Julian C. Stanley Distinguished Lecture
Current Mindsets in Gifted Education and Talent Development: What Happened to Talent Discovery? – Susan G. Assouline
Monday, May 20, 2024 – 8:30 – 9:30 Lawrence D. McHugh Hall, Room MCHU 102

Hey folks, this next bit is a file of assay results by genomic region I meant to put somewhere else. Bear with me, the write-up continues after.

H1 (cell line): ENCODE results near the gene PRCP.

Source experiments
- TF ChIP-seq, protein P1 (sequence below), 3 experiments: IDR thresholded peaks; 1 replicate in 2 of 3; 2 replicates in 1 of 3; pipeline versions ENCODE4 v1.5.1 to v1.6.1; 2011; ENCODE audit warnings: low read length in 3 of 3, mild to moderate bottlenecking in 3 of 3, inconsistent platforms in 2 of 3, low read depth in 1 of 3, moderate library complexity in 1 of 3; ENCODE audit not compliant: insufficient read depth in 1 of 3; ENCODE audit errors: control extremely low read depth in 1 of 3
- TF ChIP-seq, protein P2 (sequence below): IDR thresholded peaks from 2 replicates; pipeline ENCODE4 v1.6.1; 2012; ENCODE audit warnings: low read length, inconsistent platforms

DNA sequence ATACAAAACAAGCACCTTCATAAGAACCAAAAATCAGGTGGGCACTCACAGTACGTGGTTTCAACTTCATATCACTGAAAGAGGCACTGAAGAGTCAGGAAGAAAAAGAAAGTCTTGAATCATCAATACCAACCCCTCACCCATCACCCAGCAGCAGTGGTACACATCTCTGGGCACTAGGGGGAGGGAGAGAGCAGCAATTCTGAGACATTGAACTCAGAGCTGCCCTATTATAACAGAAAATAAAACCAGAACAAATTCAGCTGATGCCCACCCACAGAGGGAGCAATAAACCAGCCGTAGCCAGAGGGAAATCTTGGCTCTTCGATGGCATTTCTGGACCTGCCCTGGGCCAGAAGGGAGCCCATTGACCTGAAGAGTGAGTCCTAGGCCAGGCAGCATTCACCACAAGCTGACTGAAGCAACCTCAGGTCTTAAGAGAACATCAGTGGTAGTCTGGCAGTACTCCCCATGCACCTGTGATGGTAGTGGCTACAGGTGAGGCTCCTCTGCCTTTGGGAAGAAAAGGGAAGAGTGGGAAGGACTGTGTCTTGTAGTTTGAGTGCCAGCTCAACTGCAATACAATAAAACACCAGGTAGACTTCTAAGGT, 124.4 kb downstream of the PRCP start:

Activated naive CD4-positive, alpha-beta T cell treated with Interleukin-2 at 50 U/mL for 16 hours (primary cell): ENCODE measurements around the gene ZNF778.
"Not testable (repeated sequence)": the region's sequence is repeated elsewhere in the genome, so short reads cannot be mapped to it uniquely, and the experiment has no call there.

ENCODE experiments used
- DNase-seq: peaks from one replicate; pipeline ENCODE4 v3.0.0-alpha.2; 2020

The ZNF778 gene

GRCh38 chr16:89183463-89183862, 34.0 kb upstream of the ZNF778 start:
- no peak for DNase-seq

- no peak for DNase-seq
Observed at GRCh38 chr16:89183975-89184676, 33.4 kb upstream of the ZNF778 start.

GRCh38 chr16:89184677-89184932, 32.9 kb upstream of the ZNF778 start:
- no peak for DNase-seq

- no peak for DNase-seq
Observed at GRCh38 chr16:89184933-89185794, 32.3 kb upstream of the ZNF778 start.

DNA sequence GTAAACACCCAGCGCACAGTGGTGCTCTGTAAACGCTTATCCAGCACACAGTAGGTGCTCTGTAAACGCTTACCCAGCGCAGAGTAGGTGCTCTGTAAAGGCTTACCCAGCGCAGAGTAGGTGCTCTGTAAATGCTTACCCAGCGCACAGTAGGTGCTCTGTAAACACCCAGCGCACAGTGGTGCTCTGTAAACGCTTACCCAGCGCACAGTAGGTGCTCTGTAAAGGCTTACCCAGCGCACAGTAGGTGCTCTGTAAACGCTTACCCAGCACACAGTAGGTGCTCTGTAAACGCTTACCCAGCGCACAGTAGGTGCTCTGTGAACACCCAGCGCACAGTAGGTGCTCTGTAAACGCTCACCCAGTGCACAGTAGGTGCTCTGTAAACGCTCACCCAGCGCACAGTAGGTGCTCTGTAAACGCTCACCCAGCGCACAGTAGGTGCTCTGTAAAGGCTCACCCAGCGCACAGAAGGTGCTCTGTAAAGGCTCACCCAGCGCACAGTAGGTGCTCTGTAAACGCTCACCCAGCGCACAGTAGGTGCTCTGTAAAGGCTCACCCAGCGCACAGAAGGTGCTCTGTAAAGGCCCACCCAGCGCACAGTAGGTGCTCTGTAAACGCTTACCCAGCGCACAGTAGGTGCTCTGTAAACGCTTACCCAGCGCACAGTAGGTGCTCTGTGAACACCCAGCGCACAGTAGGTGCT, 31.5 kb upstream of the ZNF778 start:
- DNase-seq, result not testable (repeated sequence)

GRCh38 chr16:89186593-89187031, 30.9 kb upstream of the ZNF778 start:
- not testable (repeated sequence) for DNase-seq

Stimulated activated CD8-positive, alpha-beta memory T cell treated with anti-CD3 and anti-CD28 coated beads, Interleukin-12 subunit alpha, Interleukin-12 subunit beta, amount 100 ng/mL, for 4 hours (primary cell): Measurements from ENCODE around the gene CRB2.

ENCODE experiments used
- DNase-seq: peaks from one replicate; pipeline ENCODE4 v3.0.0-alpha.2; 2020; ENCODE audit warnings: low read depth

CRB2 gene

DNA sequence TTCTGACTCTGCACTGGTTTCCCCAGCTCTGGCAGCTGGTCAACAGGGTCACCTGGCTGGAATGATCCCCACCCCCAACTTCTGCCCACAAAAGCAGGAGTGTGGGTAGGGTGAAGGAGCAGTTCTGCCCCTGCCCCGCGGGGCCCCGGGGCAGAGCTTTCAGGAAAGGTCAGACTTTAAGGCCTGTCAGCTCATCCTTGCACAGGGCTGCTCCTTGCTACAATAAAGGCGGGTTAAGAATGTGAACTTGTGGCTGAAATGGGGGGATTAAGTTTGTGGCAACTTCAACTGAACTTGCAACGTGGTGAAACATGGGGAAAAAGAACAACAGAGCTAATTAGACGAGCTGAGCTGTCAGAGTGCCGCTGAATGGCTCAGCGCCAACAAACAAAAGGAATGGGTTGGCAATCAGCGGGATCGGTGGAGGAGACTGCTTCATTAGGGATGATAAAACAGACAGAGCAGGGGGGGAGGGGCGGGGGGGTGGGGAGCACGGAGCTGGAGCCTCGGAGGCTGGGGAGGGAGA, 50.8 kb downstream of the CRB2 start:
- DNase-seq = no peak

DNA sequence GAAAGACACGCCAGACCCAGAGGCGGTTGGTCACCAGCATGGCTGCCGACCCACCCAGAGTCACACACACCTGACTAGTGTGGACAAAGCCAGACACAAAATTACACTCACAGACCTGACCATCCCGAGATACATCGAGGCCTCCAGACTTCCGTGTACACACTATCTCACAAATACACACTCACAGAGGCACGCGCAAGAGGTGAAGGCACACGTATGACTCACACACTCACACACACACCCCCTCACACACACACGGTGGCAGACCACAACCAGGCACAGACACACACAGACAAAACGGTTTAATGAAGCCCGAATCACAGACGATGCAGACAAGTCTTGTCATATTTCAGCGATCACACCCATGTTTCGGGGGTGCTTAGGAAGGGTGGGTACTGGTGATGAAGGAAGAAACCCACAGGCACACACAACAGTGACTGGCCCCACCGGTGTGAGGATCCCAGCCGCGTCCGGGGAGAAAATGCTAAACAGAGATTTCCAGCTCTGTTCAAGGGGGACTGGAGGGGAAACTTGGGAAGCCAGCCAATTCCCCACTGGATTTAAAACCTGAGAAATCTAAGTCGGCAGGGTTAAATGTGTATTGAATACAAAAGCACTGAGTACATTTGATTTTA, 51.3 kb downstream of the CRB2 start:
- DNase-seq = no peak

More than half a century has elapsed since Julian C. Stanley administered the SAT to a mathematically precocious 8th grader enrolled in a university-level computer science class. In doing so, Stanley accomplished four things. First, he discovered that this 8th grade student outperformed the average college-bound senior on a college-entrance exam. From that experience, Stanley and his colleagues developed the 4-D model of Discovery, Description, Development, and Dissemination aimed at discovering, via above-level testing, exceptionally talented students, especially in mathematics, who were ready to have their mathematical talent developed. At the same time, Stanley and his colleagues created a research agenda to better understand the needs of extraordinarily talented students. The fourth accomplishment was a disruption of the status quo with respect to testing and implementation of opportunities. Traditional assessment protocol was to only administer grade-level achievement tests to students, no matter how capable the students or how limited the information from a grade-level test was in demonstrating the student’s readiness to learn advanced material. Likewise, the status quo with respect to programming was to keep students with their grade and age peers, no matter what they had already learned or – more importantly – what they were ready to learn next. Coincidentally, school-based interventions for high-ability students through gifted education programming, spurred by the 1972 Education of the Gifted and Talented: Report to Congress, began to take hold in schools across the country. Although not intentional, the two approaches, i.e., gifted education and talent development, seemed to have little in common. Stanley’s 4-D model became associated with above-level testing, out-of-school university based advanced classes, and acceleration. Gifted education programming addressed the needs of advanced learners in schools and became associated with generally high overall ability, recognition of the importance of identifying high achievers, and addressing their learning needs through pull-out and/or push-in programming that enriched the learning experience. What if professionals in our specialized educational niche area known as talented and gifted (TAG) expanded our mindsets to learn about the complementary realms of gifted education in schools, which largely features enrichment programming, and talent discovery and development, which features accelerative coursework in specific talent areas? Can an examination of Stanley’s legacy, especially as it relates to talent discovery, result in a research renaissance that expands our mindsets, ultimately empowering us in our educational mission?